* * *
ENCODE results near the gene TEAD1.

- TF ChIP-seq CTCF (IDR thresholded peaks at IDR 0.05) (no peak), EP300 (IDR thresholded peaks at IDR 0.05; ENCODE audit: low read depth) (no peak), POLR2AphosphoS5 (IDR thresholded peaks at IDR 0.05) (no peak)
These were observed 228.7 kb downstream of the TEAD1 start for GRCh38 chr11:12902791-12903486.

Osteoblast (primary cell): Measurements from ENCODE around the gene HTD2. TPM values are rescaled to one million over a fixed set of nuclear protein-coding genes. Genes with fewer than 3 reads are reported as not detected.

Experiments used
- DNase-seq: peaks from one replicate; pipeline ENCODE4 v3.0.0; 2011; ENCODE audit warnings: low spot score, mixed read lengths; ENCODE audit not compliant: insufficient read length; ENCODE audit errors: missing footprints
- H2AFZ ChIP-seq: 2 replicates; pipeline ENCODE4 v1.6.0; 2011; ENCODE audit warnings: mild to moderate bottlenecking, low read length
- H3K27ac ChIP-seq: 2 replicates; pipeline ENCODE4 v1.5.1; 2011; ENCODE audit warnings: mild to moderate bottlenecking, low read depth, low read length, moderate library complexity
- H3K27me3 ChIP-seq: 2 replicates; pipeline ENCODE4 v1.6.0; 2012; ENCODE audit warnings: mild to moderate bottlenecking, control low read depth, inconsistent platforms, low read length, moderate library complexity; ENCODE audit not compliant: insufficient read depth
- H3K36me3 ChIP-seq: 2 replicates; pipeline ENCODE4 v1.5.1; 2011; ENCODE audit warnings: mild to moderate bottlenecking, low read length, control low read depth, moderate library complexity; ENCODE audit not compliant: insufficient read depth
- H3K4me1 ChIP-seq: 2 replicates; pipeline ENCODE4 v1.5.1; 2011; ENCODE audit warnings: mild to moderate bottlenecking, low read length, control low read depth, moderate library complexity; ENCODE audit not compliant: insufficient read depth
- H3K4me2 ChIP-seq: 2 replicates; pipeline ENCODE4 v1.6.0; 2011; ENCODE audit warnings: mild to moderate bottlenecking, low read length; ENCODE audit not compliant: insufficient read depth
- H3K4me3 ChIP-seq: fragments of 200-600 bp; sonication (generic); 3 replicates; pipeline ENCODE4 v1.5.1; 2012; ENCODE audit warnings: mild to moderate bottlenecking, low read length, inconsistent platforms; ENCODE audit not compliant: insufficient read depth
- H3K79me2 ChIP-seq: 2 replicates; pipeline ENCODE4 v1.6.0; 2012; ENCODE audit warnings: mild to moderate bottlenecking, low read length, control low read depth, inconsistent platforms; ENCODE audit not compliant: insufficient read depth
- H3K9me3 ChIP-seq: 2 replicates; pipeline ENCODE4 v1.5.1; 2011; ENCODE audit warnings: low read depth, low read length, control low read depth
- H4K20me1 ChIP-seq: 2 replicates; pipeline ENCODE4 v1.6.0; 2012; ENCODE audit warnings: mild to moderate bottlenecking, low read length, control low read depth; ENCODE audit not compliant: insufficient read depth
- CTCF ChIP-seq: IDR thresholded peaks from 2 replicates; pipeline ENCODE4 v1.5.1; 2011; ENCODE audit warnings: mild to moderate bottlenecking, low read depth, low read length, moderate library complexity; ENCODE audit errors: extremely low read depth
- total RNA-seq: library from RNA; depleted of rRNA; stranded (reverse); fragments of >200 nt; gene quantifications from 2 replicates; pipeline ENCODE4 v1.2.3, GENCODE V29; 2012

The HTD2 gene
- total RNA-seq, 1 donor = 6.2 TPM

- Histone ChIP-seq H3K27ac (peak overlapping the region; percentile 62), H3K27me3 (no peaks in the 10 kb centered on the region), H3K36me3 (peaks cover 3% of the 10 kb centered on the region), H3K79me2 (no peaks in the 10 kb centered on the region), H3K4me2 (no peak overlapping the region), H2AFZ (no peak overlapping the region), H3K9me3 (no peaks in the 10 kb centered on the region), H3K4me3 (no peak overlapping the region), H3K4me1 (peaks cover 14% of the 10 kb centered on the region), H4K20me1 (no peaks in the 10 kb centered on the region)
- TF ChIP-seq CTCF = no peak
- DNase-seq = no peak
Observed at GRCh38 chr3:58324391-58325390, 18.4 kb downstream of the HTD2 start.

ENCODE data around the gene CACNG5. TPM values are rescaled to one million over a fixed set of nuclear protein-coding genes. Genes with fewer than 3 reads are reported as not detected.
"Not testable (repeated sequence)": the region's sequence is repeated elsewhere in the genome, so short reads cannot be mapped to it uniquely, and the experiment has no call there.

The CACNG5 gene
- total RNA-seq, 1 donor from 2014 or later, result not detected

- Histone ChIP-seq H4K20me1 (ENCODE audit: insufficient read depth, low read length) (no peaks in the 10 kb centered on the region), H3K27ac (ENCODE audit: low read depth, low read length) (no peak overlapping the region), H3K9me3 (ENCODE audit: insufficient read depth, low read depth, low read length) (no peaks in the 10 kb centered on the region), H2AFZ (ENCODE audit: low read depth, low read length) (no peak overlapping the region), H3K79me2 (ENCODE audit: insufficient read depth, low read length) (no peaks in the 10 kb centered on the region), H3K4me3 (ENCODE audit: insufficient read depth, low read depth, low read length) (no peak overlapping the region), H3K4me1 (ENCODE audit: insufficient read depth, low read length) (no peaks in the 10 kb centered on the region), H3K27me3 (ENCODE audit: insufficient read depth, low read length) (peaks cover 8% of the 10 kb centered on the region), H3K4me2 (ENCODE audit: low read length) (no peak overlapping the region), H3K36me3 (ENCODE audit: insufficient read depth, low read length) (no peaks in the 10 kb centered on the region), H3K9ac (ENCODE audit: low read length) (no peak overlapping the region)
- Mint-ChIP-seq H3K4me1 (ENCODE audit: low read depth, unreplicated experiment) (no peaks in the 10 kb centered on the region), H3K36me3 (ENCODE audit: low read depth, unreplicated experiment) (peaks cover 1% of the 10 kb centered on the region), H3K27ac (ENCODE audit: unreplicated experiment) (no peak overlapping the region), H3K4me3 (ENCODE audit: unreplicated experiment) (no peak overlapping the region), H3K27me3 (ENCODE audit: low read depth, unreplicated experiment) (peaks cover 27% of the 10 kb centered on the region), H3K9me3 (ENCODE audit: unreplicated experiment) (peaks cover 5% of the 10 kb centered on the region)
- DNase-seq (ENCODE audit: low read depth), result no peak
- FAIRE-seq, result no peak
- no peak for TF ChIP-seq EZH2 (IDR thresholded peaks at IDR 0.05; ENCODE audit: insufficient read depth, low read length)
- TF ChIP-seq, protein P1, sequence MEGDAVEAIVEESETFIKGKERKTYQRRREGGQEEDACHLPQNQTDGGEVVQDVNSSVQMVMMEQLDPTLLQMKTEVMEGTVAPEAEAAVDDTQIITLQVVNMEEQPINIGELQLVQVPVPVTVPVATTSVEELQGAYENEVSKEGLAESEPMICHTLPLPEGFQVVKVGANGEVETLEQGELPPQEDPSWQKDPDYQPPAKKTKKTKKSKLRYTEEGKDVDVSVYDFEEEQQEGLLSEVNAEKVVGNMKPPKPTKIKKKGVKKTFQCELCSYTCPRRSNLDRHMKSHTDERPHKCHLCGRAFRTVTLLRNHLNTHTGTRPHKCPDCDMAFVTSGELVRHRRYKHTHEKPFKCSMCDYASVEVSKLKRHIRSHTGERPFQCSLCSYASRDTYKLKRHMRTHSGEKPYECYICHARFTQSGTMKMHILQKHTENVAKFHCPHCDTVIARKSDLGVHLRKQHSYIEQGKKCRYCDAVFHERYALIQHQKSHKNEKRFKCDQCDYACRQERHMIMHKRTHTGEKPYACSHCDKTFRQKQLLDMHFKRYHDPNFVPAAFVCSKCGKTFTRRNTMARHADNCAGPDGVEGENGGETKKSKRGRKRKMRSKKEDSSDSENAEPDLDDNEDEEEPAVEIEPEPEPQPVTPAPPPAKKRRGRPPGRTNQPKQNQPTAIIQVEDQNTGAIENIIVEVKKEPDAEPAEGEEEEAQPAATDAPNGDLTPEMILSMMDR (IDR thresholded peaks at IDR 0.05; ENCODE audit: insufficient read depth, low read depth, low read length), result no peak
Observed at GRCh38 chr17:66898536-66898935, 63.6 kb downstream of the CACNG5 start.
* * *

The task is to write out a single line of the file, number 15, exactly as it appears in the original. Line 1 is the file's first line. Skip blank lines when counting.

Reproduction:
- H3K9me3 ChIP-seq: 2 replicates; pipeline ENCODE4 v1.5.1; 2011; ENCODE audit warnings: low read depth, low read length, control low read depth